UQ Lake aquatic fauna collection

1 Nov 2022

A coordinated four-month operation has successfully relocated more than 600 native fish and 250 turtles as part of the UQ Lake renewal project.

When completed, the main lake will support a healthy and self-sustaining ecosystem and provide a habitat for native fauna species.

Stage one of this project has required dewatering the lake and relocation of 95 per cent of the lake’s aquatic fauna. Specialist aquatic ecologists, Ecosure, oversaw this part of the project.

“To achieve that extent of fauna collection was a great success and is down to the perseverance and creative problem solving of the team”, said Fabby Ernesta, Chief Property Officer, UQ Property and Facilities.

Ensuring safe relocation

Operating under relevant permits, the team of aquatic ecologists undertook collections prior to and throughout the draining process using specialist fauna-handling methods.

The aquatic fauna were temporarily housed and transported in appropriately sized, well oxygenated containers, with sufficient water levels and water changes.

Water levels were monitored regularly to reduce potential stress and ensure the health of the animals.

Senior Environmental Scientist, Natalie Toon said, “To minimise the impact, a staged and targeted approach was taken. Prior to dewatering, approximately 90 per cent of the turtles and 30 per cent of native fish where safely collected and relocated.

Throughout the dewatering process we continued to collect and relocate the remaining fish and turtles.”

An amazing discovery

One Australian (or Queensland) Lungfish, formally classed as endangered by the International Union for Conservation of Nature, was discovered during the collection. The 127cm Lungfish required special procedures to ensure the safe capture and transfer to Roma Street Parklands Lake.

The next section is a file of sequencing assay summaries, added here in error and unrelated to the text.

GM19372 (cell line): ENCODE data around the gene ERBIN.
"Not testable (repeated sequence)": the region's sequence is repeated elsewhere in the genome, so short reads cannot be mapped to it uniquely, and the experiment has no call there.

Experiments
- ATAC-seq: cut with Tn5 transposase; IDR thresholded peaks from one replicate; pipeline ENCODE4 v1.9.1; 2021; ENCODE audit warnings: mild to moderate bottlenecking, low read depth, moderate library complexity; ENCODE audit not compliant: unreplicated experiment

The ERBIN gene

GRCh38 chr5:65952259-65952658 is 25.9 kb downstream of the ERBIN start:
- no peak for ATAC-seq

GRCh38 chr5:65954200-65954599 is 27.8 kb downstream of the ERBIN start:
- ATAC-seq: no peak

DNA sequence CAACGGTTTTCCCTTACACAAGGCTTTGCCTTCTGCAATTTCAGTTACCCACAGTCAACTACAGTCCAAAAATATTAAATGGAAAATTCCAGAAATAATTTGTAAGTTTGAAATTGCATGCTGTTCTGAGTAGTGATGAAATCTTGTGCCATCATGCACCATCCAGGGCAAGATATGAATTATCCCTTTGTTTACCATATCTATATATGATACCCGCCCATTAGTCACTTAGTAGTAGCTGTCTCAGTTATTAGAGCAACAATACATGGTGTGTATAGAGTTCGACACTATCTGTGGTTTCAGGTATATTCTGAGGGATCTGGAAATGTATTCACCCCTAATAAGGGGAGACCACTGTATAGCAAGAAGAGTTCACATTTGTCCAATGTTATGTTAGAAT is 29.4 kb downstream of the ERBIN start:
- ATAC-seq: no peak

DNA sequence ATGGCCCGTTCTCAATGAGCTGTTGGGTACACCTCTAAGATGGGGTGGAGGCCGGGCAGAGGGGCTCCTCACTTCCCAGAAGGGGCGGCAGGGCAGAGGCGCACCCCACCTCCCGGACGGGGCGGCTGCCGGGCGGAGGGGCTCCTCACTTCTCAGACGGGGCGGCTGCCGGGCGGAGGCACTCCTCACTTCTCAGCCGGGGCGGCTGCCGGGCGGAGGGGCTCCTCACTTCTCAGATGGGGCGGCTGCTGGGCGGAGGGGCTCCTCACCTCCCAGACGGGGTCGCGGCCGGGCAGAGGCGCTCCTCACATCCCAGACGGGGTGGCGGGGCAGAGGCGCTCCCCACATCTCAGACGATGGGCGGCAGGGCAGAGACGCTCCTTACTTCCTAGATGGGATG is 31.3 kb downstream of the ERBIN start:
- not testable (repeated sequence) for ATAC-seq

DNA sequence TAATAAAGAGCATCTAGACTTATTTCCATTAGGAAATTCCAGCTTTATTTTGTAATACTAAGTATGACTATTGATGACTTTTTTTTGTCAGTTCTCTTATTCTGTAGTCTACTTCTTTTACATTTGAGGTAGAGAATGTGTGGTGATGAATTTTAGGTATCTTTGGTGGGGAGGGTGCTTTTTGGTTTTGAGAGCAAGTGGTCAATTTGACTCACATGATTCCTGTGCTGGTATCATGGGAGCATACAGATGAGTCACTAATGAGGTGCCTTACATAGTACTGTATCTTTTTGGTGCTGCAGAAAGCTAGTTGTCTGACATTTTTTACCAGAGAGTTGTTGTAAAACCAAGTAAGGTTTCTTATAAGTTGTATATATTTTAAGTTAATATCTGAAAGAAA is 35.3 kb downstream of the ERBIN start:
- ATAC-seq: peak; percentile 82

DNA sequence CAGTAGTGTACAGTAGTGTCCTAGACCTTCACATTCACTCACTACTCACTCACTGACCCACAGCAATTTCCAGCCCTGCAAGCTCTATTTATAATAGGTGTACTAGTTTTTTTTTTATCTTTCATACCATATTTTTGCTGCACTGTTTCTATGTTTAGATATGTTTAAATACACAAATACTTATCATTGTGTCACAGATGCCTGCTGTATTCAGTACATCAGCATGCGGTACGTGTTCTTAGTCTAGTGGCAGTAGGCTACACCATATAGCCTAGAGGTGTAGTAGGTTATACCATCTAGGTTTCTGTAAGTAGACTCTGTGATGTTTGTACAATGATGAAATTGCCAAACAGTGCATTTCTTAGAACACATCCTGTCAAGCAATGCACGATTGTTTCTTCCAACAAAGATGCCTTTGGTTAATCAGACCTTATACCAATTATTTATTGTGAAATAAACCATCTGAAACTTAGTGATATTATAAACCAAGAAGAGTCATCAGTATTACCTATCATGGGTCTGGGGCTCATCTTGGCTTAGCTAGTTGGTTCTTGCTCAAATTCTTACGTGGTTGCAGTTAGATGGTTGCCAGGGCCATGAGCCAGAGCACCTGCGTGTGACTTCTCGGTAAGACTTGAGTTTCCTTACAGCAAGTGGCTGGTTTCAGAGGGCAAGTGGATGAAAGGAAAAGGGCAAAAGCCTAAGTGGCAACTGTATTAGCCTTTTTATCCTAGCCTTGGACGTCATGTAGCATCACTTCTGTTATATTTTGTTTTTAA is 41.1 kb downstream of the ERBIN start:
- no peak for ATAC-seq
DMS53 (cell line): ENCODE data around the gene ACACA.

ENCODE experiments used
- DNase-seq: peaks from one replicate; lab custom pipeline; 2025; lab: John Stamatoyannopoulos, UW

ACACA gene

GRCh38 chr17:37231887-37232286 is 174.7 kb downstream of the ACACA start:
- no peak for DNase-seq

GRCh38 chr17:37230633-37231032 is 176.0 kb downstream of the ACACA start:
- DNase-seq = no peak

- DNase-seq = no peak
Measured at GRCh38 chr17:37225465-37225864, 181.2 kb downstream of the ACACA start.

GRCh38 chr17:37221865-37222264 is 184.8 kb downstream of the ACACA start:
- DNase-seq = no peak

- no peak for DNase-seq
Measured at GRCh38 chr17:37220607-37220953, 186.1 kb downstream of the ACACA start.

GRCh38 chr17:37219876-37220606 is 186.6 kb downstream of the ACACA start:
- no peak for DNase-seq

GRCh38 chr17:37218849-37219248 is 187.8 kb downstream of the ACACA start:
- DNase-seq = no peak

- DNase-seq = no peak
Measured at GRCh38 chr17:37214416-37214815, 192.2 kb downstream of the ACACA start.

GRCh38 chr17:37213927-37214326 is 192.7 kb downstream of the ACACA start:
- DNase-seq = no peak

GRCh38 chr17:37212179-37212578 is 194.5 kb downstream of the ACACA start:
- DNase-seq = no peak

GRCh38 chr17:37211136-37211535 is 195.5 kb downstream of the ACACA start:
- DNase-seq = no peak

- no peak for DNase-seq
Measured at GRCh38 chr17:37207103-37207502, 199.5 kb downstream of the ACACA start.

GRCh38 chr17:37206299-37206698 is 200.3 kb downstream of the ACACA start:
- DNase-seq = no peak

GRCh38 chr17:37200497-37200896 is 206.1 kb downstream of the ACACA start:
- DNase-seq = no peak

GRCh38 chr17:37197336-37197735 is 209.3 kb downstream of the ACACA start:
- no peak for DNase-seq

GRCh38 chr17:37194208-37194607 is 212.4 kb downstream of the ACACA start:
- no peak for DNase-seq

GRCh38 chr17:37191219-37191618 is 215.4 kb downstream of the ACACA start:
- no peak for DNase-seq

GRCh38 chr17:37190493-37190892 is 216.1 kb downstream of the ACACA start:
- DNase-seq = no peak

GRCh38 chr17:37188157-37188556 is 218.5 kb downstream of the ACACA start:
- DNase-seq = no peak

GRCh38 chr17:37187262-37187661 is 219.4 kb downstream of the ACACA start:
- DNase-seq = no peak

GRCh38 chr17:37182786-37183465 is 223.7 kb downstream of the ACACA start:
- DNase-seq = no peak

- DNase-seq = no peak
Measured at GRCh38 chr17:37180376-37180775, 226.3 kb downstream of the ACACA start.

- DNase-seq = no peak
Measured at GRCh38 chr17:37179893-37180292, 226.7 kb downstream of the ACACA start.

New habitats for fish, turtles and eels

More than 650 native fish were relocated, including 541 long-finned eel, 87 bony bream, 16 sea mullet, 2 eel-tailed catfish and the lungfish. A total of 251 turtles relocated were comprised of 3 different species, the main one being the Brisbane River turtle.

Three suitable habitats within the upper Brisbane River catchment were identified for the UQ Lakes fauna – near Kholo Road bridge, Burton’s bridge, and Savages Crossing.

Invasive species

The aquatic ecologist working on the project has estimated that less than 5 per cent of the fauna could not be collected and relocated. The majority of these were invasive species such as tilapia, carp, gambusia and goldfish, that were removed and ethically euthanised under regulations set out in the Queensland Biosecurity Act 2014.

The removal of the invasive fish from the lake will improve the lake’s ecosystem by minimising competition with native species for habitat and food, minimising the aggressive behaviour of invasives towards natives, and minimising the disturbance of the lake’s ecosystem (plant beds and water quality) caused by invasive species.

Since the lake was drained, a number of pest fish have surfaced. Every effort is being made to remove the fish as soon as practically possible, while ensuring the safety of those working on the project.

We appreciate the community’s patience and understanding as we continue to work on the renewal of UQ Lake and Amphitheatre area.